The First-Ever Photo of a Black Hole Is Almost Ready. Here's What It Might Look Like



The year 2019 is here. With it, we've been promised a splendid moment in astronomy. For years, the Event Horizon Telescope has been working to bring us the first ever telescopic photograph of the event horizon of a black hole.

Indeed, for all their popularity in public imagination, we have never actually seen a black hole. And the reason for that is laughably simple.


Black holes, you see, are literally invisible. The pull of their gravity is so immense that, past a certain point, nothing escapes. This includes the electromagnetic radiation - such as X-rays, infrared, light and radio waves - that would allow us to detect the object directly.

That point of no return is called the event horizon, and apart from being a terrifying location you never want to find yourself in, it's also our key to actually visualising a black hole.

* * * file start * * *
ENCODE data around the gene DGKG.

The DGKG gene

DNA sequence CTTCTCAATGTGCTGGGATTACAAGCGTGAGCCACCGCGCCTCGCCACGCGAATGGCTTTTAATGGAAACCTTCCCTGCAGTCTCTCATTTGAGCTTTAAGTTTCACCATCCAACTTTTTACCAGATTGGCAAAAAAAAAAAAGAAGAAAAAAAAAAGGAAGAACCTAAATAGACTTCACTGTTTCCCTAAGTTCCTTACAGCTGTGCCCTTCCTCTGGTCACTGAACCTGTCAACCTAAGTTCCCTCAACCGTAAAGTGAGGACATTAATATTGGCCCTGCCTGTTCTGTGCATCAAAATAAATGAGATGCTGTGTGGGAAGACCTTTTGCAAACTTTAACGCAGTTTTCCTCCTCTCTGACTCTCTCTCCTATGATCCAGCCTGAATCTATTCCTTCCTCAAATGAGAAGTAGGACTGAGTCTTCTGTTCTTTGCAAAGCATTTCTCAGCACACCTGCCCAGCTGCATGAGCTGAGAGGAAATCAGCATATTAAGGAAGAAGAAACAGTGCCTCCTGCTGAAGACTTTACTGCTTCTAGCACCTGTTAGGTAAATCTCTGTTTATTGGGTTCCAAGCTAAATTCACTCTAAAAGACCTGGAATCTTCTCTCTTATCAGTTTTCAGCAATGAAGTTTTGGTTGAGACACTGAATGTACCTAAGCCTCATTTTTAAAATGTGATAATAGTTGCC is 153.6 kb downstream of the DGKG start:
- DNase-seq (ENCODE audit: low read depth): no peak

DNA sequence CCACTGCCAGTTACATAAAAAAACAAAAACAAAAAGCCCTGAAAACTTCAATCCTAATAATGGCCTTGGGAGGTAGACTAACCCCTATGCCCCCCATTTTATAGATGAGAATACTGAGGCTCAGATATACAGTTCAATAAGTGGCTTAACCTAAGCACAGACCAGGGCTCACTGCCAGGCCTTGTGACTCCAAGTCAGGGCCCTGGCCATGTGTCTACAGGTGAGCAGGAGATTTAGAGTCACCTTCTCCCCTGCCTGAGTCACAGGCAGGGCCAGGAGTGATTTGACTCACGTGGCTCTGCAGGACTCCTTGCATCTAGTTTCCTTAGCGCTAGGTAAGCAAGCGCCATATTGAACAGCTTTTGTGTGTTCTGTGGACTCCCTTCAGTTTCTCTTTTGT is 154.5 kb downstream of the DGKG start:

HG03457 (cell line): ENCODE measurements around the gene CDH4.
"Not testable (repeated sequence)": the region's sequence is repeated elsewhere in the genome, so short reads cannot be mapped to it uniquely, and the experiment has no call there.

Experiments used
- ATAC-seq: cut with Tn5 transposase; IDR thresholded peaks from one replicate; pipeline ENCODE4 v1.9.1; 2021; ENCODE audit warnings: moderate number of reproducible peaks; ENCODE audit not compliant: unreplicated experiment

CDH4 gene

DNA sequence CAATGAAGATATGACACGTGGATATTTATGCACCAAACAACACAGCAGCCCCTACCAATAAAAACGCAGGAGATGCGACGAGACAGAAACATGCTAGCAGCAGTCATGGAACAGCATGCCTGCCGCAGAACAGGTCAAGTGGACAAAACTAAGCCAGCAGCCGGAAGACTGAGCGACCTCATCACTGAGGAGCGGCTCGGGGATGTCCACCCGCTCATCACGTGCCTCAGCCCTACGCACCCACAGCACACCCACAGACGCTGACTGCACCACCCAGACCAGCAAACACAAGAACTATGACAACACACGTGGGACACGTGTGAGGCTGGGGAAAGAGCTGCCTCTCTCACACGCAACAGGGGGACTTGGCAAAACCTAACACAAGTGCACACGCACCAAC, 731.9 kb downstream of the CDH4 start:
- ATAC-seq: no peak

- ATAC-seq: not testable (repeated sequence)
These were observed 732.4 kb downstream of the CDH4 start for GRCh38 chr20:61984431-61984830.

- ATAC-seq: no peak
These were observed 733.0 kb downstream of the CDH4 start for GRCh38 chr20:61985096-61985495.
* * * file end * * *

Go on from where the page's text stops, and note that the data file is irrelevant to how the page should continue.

While we may not be able to see the black hole itself, there's a chance that its event horizon can be photographed; and we are tantalisingly close to seeing the results thanks to the Event Horizon Telescope (EHT), due for a public announcement any day now.


But long before the EHT, there was an astrophysicist named Jean-Pierre Luminet. All the way back in 1978, he already gave us what could be thought of as the very first image of a black hole's event horizon.

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